Under the Inflation Reduction Act (IRA), nonprofits — including public charities, private foundations, social welfare organizations, labor organizations, business leagues, religious or apostolic organizations, and public universities and hospitals — can now receive direct payments for a variety of clean energy-related federal tax credits. IRS guidance can help you leverage tax credits to subsidize energy-efficient investments in property your organization owns.

The monetization option

Section 6417 of the Internal Revenue Code allows so-called elective payments (another name for direct payments) for nonprofits and other “applicable entities.” These entities can generally make an election to treat an applicable credit as making a tax payment. If an entity doesn’t owe taxes, or the credit exceeds the amount due, the overpayment is issued to the organization as a refund.

The provision identifies a dozen “applicable credits.” They include credits for qualified commercial vehicles; investments in energy-efficient property, such as solar panel installation; construction of energy-efficient buildings; and energy-efficient improvements to existing property.

Specifically, the section allows credit for:

  1. Alternative Fuel Vehicle Refueling Property,
  2. Renewable Electricity Production,
  3. Carbon Oxide Sequestration Equipment,
  4. Zero-Emission Nuclear Power Production,
  5. Clean Hydrogen Production,
  6. Qualified Commercial Vehicles,
  7. Advanced Manufacturing Production,
  8. Clean Electricity Production,
  9. Clean Fuel Production,
  10. Clean Energy Property,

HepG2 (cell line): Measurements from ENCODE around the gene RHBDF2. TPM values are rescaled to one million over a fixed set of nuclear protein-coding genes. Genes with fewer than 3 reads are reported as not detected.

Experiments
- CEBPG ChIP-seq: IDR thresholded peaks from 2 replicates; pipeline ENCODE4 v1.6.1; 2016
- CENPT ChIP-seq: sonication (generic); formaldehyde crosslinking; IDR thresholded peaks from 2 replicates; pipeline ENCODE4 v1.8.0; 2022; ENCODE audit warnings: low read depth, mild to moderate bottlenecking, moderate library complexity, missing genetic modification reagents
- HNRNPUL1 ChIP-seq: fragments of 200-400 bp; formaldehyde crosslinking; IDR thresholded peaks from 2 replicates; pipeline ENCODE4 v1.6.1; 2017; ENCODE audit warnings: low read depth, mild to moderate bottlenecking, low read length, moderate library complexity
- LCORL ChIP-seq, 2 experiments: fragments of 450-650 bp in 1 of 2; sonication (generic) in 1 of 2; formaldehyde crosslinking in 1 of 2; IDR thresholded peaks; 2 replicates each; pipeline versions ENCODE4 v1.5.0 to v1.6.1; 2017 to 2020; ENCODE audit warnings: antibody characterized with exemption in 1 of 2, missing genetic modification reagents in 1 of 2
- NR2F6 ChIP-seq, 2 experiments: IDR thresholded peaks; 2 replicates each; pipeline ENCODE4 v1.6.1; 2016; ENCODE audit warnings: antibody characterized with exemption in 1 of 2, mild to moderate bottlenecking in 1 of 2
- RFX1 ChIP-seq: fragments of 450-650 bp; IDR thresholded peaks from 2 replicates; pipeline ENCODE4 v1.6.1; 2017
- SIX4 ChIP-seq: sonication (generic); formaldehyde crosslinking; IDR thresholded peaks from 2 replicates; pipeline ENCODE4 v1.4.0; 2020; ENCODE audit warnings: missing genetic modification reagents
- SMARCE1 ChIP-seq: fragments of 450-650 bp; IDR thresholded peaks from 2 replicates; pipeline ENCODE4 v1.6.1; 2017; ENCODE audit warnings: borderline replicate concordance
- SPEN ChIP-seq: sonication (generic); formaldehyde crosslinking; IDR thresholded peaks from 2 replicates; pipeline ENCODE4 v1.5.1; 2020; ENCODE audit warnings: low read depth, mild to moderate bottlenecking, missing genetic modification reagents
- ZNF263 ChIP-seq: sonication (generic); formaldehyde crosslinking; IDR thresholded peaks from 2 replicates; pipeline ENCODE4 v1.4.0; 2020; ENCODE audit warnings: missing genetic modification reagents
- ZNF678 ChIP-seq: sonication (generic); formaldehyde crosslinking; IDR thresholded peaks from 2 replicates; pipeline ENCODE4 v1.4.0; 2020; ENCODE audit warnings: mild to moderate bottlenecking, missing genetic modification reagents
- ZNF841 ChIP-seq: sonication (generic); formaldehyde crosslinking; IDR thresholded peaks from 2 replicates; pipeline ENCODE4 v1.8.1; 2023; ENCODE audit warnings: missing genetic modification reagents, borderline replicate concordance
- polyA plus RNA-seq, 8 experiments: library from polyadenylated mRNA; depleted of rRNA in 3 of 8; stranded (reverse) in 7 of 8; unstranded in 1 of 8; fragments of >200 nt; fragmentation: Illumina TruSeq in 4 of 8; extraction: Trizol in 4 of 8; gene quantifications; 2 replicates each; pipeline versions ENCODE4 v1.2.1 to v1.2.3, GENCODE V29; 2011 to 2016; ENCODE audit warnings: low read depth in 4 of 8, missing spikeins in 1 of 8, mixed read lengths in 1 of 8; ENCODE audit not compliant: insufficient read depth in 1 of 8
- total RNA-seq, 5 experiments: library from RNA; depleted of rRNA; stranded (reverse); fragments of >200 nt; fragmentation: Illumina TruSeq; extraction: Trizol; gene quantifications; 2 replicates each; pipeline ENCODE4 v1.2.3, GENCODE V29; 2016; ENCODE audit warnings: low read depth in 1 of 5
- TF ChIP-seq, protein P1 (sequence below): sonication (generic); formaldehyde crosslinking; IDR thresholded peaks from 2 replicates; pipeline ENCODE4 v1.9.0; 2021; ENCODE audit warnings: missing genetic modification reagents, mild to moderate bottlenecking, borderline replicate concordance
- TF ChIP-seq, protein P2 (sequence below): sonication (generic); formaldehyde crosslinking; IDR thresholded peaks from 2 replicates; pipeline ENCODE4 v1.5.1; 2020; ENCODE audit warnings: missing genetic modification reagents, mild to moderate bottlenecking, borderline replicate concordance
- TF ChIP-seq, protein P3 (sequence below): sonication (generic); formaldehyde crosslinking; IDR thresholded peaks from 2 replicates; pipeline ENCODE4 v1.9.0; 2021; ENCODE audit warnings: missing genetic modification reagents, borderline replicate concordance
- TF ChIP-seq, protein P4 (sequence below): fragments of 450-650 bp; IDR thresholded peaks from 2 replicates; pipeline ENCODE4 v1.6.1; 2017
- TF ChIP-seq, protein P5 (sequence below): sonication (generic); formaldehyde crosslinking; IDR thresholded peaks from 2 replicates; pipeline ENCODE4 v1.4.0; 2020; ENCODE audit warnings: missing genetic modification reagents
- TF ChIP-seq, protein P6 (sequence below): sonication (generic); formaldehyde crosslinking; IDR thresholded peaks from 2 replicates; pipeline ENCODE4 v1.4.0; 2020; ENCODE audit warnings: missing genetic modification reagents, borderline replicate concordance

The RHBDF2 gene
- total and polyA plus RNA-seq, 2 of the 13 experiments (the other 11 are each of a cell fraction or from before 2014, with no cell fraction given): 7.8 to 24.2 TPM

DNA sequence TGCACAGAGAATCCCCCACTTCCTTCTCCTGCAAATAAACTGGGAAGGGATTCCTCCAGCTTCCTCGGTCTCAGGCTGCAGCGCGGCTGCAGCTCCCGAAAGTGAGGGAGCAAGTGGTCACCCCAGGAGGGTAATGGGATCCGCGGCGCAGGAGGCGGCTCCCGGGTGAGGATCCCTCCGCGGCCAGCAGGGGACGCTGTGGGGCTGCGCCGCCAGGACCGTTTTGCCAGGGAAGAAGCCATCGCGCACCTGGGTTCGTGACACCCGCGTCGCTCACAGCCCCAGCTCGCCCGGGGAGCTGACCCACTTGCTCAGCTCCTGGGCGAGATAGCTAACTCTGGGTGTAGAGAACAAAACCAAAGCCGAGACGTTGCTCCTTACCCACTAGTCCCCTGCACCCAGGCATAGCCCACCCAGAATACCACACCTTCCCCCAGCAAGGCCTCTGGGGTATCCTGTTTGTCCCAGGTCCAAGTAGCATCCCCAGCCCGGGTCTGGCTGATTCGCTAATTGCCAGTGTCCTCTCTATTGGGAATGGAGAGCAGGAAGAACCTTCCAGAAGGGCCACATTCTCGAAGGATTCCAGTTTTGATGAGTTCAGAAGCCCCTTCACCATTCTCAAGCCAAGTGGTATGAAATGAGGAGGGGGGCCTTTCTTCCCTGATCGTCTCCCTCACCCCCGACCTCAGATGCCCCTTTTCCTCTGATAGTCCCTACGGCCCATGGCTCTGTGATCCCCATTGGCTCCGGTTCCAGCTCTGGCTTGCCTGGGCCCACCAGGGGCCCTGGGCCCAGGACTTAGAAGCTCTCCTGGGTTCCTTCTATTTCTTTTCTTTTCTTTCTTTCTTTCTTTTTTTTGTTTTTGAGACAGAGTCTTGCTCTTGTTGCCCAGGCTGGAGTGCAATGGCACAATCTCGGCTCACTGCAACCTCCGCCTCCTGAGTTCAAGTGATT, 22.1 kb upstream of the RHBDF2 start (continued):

11. Qualifying Advanced Energy Project, and
  12. Clean Electricity Investment.

Some of the credits have two components — a base amount, and bonus amounts for meeting certain labor-related requirements.

Proposed and temporary regulations

In 2023, the IRS released proposed and temporary regulations that provide guidance on the elective payment of applicable credits. Among other things, the regulations lay out rules for making the election and pre-filing registration requirements. For example, they require a nonprofit to make the election on its annual tax return no later than the due date for the original return (including extensions). Nonprofits won’t be able to do this on an amended return or through other types of administrative relief sometimes available.

But merely making the election isn’t sufficient — an election won’t be effective unless your organization has received a valid registration number for the relevant property and provided it with the tax return. You must obtain a registration number for each property for which you intend to make the election.

The temporary regulations describe the pre-filing registration process to be conducted through an IRS online portal. You must list all applicable credits your nonprofit intends to claim and each relevant property that contributed to the determination of such credits. Requisite information for each property includes the address and coordinates (longitude and latitude), supporting documentation, beginning-of-construction date, and placed-in-service date.

Notably, the receipt of a registration number alone doesn’t necessarily mean you’ll receive a payment. If you don’t have a number, though, your organization is ineligible to make the election. Further, registration is valid only for the tax year for which it’s obtained and must be renewed annually.

Getting started

The option to rely on this guidance to begin taking advantage of Sec. 6417 is welcome news. The pre-filing registration process and reporting requirements are complex, though.

You can rely on the proposed regulations for elective payments after December 31, 2022, for tax years that end before final regulations are adopted and published. You must, however, follow the regulations in their entirety and in a consistent manner for all elections made. Temporary regulations apply to tax years ending on or after June 21, 2023.

© 2024

26 U.S.C.A. § 6417; 26 C.F.R. § 1.6417–5T (temporary reg); 88 FR 40528-01 (proposed regs).

Icon for Thompson Greenspon
Thompson Greenspon

This blog post was provided by Thompson Greenspon. If you have questions or concerns regarding this content, please contact us.